I am excited to have a friend in the field, but at only 12 weeks old, we are currently working on manners. She has learned the commands of off, woah and leave it. She is a pro at manding and is retrieving a puppy sized dummy in shallow water. Berty is easily distracted, as are most pups her age…but watching her nose to the ground intensity during our adventures, and the way she methodically glances back at me, I know she is going to be so much fun. I can already envision her little white tail flashing through the tall grass on a golden Wyoming afternoon. She stops to survey the terrain ahead and makes a game plan on how she wants to hunt the field. She looks back at me with those eyes that seem to say, “it’s go time!” And with that, she’s off. Yep, little Berty and I are going to make a great team…. just wait and see. (see Havely’s full story here)
My passion for upland bird hunting started 8 years ago with my bird dog Belle. My husband and I had just bought our first house, and as the saying goes “every house needs a dog” (or five). I got lucky one night and hit the jackpot on pull tabs. The very next day I put my deposit down on my very own gun dog. Being newer to bird hunting, and having a English Pointer puppy, you could say we definitely learned from, and trained eachother, along with the help from a great trainer and amazing friends. We quickly became a great team out in the field, and on the couch too! It is safe to say I won more than the jackpot when I brought Belle home. There is no greater bond than a girl and her gun dog.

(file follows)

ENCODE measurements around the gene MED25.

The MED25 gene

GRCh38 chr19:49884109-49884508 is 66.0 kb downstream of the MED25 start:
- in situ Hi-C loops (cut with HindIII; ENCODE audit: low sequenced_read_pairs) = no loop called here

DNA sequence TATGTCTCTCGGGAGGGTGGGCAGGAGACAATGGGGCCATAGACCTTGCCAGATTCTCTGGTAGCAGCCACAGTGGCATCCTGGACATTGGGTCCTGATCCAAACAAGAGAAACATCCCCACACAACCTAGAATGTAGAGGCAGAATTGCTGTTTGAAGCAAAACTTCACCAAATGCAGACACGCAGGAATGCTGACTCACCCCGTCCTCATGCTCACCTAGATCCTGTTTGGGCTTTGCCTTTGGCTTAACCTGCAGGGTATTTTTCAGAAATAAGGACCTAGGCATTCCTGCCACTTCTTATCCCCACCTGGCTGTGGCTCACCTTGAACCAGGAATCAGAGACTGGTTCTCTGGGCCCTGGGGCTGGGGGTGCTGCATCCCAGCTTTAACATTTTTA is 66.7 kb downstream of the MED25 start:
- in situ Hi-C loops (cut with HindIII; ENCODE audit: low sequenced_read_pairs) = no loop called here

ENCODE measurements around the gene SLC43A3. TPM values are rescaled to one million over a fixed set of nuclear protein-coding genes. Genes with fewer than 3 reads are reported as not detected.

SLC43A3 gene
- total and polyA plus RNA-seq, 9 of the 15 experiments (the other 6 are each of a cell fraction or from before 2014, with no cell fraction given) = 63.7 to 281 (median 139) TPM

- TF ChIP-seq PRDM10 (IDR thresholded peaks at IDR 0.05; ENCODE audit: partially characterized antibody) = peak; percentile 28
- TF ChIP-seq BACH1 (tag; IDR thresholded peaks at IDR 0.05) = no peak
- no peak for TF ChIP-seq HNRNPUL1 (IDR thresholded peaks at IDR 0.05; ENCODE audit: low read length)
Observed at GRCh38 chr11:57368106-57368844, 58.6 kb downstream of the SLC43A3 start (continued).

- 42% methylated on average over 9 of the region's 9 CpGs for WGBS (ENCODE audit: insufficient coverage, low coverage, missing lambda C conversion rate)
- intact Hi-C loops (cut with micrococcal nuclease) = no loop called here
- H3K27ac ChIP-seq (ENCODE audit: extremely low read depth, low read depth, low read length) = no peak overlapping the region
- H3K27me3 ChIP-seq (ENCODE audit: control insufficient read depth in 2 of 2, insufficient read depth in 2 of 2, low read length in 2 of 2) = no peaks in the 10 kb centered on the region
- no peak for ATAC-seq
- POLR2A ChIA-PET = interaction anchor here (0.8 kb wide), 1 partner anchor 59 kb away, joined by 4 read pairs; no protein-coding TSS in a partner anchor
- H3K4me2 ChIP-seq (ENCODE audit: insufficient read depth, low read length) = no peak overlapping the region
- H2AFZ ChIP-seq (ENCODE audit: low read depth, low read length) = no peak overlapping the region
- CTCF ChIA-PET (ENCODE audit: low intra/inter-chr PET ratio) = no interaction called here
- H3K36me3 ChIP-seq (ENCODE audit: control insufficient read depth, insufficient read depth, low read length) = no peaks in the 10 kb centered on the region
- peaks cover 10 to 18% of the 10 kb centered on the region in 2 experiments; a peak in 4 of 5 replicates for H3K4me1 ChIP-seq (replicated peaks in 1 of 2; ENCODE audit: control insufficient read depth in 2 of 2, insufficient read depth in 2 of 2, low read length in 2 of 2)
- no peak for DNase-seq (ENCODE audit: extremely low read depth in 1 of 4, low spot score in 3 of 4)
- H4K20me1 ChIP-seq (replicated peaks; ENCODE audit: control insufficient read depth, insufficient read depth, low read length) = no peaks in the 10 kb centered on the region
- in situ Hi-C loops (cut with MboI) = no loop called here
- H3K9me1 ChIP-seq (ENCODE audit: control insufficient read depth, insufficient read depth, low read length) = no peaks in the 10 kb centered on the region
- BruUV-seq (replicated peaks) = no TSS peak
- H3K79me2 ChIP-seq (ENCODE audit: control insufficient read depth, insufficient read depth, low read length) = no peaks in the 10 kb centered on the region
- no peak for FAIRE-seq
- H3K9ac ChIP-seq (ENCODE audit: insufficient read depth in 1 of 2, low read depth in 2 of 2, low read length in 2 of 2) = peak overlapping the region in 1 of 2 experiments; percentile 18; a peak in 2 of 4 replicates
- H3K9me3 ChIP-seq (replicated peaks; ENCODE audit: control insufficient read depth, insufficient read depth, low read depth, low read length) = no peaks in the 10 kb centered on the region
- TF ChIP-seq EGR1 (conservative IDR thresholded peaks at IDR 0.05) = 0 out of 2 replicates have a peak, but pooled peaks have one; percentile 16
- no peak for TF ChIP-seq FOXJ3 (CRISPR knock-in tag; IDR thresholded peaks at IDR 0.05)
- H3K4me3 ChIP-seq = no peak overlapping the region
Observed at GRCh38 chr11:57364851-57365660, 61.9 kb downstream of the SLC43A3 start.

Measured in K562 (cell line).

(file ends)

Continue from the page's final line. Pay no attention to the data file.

Lindsey Bodamer – Kansas
I grew up in a family of outdoorsmen who primarily hunted whitetail deer and turkey. When I met my husband, my eyes were opened to the world of hunting with dogs and I’ll never not have one!
Together we own and operate Bradley Retrievers, a competitive retriever and gundog training facility in the Kansas City area. We have five dogs (who all hunt) of our own and have anywhere from 6-14 dogs in for the training season. Life without dogs just doesn’t exist for us!
I have two particularly fond memories hunting with dogs:
The first is from a waterfowl hunt a few years back over New Years. It was a family hunt with my father, brothers and some brother-like friends. This was a no-frills hunt; propped up against trees next to a pond with two dogs who also happened to be full brothers. The hunting wasn’t great, but getting spend a beautiful, crisp, Kansas morning with family, friends and dogs was priceless!
The second memory was from my 30th birthday. We took a long road trip through six states and saw so many amazing locations. For my actual birthday, we spend the morning in a marshy pond in Northwestern Montana. Ducks were few, but the scenery and wildlife more than made up for it. That afternoon, we traded our waders for boots and chaps, and headed out to hunt for Hungarian Partridge. As any wild bird hunter knows, hunts rarely consist of a short walk and limits. This hunt was no different in that aspect, but it was different in that I shot my first hun! It was a beautiful sight as our old shorthair pointed, our young shorthair honored and our lab moseyed in for the flush – PICTURE PERFECT. Bird was down and retrieved, and I was beyond content with our small bounty and some awesome dog work.